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  • #964399
    Adam L
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    Hi,

    I own and operate a plumbing business with 10 employees (3 qualified, 4 apprentices, 2 part time admin staff and myself). I am toying around with the idea of introducing a staff incentive scheme to my qualified tradesman. I hope to achieve-

    – Qualified staff to become more accountable for themselves and their apprentice.
    -Reduce call backs
    – Reward quality workmanship
    – Give apprentices something to strive for.

    If anyone has any suggestions or ideas i would love to hear them.

    Thanks,

    Adam

    #1005438
    TSH-SR
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    Hi Adam,
    This is a tough call from my experience. (I no longer have employees or subbies, choosing to do the lot myself. My business is Insect screens, Security doors etc)

    Assuming you pay award or above wages, provide vehicles and any special tools the options you have that will result in a positive response can be difficult to identify.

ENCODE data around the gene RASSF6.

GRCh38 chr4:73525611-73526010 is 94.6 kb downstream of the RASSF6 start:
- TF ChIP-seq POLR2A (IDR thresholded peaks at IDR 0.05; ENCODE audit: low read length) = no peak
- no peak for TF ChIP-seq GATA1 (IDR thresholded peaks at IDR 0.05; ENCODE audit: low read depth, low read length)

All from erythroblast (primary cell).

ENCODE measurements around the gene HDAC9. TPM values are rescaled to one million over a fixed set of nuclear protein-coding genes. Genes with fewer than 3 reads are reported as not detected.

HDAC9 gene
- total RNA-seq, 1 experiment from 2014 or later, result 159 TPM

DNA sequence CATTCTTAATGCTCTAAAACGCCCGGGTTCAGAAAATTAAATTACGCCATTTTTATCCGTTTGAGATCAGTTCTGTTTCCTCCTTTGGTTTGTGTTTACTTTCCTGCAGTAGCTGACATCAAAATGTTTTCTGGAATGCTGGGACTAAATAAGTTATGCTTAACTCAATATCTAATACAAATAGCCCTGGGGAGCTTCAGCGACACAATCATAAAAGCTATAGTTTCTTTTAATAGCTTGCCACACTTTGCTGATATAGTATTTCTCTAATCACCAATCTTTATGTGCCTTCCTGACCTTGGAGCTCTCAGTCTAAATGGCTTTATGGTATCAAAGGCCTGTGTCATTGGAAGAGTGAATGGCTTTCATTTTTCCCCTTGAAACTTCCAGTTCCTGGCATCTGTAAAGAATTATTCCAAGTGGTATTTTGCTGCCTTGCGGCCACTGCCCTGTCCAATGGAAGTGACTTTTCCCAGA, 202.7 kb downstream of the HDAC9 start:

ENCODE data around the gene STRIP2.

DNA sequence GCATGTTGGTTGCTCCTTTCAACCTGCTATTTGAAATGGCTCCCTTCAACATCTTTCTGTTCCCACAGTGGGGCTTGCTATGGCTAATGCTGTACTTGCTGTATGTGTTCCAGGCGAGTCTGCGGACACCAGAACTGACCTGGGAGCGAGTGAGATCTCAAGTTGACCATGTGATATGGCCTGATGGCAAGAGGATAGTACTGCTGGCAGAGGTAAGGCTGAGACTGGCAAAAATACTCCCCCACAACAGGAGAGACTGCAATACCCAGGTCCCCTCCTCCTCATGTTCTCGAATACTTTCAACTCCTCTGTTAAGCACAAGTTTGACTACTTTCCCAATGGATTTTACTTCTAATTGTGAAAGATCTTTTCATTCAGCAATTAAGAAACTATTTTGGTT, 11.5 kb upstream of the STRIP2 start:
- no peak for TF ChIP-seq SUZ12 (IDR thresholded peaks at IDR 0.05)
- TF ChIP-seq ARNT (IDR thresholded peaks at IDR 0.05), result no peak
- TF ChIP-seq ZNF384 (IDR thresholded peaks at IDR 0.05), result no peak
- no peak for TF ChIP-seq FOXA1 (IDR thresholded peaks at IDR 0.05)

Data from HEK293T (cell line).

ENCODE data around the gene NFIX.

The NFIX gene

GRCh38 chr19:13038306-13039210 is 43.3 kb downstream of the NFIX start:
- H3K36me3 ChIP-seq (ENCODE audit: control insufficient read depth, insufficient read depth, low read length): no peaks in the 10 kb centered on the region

Sometimes the little spontaneous (or quick response) incentive for a particular job might be worthwhile. You do need to find a good way to keep track of this idea though.

    One issue I have seen and see often that does not really work is the yearly bonus, better to be weekly, monthly or 2 monthly, same as training children or a dog the reward has to be for something an employee can remember.

    Setting achievable goals for performance (time to respond, no call back, able to fix the job in one visit etc), appearance/customer relations or work quality, for instance, is critically important.
    These need to not be just your idea of achievable, but an employees view. I have 1 friend who made the levels easy to reach initially and then slowly increased them to the level he had initially wanted to set over a couple of years.

    As to the incentive – this might sound hard but will work better if you can achieve it. Look at each individual employee, develop an empathy for that employee and then decide. Maybe ask them for an incentive.